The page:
Be True to Your Heart

When you're interviewing and are asked to share what you're most interested in. You'd better know. You'd better be enthused about it. And don't abandon it, or you'll look insincere.

Recently my teammate and I had a lunch interview with a potential future teammate. As a lunch interview, it was mostly just a test as to the seriousness of the candidate and the opportunity as well as a team fitness test. So, pretty laid back. No hard core technical questions. Mostly shooting the breeze about the tech industry, current positions, and thoughts on technology. So, there's plenty of room for inference based on opinions shared.

The guy we were talking to was comfortable working on the frontend and the backend. From what we could tell, he was probably capable all around. Then my teammate asked a great question: What do you really enjoy? The change in demeanor versus the preceding 40 minutes of talk was noticeable. He lit up and exclaimed that he loved data -- data relationships, data mining, and statistics. He gave examples of things he had done recently and repeated his adoration of the subject. I was caught up in his enthusiasm.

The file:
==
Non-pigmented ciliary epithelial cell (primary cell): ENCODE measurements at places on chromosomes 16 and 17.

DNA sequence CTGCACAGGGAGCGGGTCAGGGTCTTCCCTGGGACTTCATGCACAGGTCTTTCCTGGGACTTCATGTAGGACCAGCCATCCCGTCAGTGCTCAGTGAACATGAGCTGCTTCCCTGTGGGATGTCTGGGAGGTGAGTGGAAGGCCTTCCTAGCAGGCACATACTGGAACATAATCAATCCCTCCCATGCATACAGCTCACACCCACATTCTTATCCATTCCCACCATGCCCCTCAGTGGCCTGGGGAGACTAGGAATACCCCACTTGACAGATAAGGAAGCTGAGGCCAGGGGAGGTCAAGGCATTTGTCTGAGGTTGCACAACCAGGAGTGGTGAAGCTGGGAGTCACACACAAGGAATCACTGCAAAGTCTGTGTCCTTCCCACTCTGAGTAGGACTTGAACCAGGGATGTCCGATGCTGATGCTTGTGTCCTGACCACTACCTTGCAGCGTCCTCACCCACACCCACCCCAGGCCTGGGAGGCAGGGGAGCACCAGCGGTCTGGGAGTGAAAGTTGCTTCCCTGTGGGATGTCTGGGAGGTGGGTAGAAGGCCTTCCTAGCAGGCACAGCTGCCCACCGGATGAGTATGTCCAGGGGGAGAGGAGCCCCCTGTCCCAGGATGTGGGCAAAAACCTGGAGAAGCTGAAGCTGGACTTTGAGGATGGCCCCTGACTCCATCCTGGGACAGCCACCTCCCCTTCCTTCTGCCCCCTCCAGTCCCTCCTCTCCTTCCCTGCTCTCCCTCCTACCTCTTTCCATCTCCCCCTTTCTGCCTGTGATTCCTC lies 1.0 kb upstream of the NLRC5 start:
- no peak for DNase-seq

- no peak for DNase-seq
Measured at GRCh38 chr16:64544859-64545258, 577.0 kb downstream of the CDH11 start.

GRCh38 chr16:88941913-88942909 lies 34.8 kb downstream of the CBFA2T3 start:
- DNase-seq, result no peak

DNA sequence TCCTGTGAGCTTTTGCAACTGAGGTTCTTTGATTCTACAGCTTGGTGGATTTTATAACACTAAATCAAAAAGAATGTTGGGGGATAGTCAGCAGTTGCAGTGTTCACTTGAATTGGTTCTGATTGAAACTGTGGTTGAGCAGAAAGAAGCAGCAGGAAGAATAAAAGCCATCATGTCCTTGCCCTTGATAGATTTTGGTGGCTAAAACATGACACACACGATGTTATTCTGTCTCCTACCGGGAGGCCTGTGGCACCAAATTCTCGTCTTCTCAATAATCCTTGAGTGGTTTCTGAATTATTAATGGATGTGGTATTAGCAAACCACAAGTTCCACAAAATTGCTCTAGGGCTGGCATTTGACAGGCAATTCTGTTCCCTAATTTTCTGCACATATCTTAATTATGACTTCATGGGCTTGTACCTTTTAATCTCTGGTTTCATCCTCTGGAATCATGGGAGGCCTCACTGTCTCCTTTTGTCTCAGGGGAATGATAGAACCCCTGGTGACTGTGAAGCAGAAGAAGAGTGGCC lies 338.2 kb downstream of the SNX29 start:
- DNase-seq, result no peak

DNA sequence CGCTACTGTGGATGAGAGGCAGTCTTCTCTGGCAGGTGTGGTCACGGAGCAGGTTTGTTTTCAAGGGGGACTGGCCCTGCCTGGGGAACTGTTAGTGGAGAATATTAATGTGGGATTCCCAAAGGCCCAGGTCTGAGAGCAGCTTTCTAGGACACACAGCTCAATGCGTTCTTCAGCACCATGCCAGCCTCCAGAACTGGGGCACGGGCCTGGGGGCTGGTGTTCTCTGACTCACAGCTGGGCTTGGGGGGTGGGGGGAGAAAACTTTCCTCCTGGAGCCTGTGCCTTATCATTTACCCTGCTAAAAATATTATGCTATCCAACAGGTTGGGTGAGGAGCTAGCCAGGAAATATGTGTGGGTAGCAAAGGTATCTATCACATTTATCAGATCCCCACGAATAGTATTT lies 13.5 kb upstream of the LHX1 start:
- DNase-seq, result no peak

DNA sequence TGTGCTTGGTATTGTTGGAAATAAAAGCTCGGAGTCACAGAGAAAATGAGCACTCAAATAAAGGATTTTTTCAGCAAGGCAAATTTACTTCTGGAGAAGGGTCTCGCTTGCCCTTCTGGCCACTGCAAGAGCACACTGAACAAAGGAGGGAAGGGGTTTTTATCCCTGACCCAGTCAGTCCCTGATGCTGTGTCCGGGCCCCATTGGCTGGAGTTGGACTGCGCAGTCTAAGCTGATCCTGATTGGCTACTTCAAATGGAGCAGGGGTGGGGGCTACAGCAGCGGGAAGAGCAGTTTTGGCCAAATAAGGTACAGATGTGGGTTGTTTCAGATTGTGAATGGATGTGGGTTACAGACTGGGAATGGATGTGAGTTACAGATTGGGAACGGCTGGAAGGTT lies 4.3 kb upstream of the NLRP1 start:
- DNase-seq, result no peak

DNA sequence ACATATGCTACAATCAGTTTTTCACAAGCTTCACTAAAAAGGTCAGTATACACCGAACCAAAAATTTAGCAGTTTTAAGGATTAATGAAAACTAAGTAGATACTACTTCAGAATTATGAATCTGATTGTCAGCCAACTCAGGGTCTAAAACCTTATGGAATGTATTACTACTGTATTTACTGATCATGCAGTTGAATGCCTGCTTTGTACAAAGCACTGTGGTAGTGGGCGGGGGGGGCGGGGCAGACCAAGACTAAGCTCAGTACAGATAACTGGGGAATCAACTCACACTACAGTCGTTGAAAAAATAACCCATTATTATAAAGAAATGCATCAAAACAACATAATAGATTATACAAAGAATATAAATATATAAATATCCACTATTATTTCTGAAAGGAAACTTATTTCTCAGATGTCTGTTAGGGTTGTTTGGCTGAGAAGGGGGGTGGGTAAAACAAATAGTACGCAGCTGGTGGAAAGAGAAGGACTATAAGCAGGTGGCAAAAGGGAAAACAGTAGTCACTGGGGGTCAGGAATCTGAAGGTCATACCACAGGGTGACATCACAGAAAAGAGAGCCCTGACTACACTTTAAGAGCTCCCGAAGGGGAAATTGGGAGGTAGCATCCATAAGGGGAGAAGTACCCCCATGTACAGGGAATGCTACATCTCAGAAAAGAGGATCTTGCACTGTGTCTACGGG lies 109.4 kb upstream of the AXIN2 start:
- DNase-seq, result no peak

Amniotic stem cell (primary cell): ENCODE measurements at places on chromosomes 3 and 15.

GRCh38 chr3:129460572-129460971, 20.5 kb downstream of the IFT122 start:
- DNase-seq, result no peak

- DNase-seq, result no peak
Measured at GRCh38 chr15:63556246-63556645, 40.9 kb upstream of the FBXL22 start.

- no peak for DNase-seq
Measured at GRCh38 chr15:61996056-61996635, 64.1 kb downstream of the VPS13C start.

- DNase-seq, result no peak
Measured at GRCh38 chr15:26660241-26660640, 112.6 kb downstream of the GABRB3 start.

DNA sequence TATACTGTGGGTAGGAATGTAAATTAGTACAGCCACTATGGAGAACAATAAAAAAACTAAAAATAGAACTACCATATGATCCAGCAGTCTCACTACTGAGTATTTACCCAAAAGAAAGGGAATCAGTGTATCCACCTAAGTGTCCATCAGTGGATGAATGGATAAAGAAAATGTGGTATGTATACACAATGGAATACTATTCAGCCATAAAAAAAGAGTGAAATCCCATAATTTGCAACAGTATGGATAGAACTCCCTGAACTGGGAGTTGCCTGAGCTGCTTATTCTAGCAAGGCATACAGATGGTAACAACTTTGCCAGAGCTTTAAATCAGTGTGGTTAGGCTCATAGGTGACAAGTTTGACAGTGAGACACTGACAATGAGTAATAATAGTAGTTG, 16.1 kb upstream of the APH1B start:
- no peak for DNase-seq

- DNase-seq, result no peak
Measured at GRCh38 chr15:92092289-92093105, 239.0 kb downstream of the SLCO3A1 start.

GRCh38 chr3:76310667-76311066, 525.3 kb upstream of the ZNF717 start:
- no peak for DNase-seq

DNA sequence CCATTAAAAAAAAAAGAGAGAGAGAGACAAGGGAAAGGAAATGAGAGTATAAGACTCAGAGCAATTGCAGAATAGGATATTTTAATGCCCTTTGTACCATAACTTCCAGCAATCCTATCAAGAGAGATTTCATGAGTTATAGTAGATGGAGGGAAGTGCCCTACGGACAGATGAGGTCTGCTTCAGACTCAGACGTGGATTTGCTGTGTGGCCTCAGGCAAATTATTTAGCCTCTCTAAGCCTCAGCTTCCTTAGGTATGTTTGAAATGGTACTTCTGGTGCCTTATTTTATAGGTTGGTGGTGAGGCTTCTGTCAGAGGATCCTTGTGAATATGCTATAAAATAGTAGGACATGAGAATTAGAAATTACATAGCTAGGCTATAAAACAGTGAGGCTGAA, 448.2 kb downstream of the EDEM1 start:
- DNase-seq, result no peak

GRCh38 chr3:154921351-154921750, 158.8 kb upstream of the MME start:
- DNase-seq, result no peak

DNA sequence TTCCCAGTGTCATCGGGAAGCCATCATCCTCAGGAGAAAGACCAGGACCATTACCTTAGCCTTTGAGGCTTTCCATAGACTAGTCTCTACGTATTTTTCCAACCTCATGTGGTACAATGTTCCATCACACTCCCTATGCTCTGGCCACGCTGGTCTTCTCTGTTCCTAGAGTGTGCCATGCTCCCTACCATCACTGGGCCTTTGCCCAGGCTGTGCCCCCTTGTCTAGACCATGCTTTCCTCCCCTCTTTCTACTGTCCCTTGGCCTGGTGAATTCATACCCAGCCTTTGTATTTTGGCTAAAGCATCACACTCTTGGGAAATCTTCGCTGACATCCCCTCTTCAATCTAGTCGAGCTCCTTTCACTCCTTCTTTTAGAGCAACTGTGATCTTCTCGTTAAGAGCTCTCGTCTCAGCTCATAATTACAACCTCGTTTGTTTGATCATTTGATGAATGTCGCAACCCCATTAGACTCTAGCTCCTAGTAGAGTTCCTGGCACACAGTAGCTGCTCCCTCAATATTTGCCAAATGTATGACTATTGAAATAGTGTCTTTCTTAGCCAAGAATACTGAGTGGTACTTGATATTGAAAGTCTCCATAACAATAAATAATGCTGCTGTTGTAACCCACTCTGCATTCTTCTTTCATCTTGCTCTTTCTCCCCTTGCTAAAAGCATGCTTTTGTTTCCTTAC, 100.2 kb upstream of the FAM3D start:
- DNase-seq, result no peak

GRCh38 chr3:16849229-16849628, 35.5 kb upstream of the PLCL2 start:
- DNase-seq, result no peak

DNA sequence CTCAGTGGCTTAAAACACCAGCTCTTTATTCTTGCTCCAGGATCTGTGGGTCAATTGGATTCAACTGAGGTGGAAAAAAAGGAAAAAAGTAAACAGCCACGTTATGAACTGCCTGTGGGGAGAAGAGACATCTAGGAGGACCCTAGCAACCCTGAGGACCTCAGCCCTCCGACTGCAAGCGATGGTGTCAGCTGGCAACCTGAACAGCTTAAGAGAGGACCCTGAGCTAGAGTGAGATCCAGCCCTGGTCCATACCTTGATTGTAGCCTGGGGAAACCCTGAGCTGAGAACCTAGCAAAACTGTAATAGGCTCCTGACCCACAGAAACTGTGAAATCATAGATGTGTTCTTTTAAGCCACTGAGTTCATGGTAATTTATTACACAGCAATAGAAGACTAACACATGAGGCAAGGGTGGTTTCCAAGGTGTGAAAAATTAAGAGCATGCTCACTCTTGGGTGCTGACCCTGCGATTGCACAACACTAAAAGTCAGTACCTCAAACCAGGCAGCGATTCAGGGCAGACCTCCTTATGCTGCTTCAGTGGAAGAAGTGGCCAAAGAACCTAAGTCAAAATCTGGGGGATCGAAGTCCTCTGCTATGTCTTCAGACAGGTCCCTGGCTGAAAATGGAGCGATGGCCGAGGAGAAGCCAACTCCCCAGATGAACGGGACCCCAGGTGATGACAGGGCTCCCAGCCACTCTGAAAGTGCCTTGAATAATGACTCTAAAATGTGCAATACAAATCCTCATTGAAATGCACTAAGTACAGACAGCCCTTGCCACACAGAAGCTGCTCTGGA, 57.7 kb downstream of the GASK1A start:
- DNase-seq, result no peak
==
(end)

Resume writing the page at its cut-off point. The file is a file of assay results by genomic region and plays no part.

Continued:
Then we made it more clear that we were on the frontend team, and the things he was most interested in were definitely not frontend. My teammate told him that he'd get him in touch with our backend team lead.

Then he said that he could do both frontend or backend. He'd be happy with frontend. He loves learning new things. "Will you interview me for a frontend position? Just forget about my data comments." was essentially what he was saying -- or at least what I was hearing.

Oh, man! My heart sank. I was really kind of sad that he had essentially abandoned what he said he found most joy in. It was an opportunistic move, even practical. But I was pretty disappointed. The guy seemed smart. If so, he could probably pick his opportunity in this wonderful software industry of ours. So why cave and totally deny the opportunities for what you really claim to enjoy to take the opportunity you had only had a lunch chat about?

His initial enthusiasm about his love of data was fun and contagious. To see him deny it in the next breath made it feel like more of a play. Perhaps it wasn't, but when you betray your true love, it makes me wonder at your general sincerity. If you like something in tech and you're good at it, you should do it, hold out for it, and odds are you'll get your opportunity.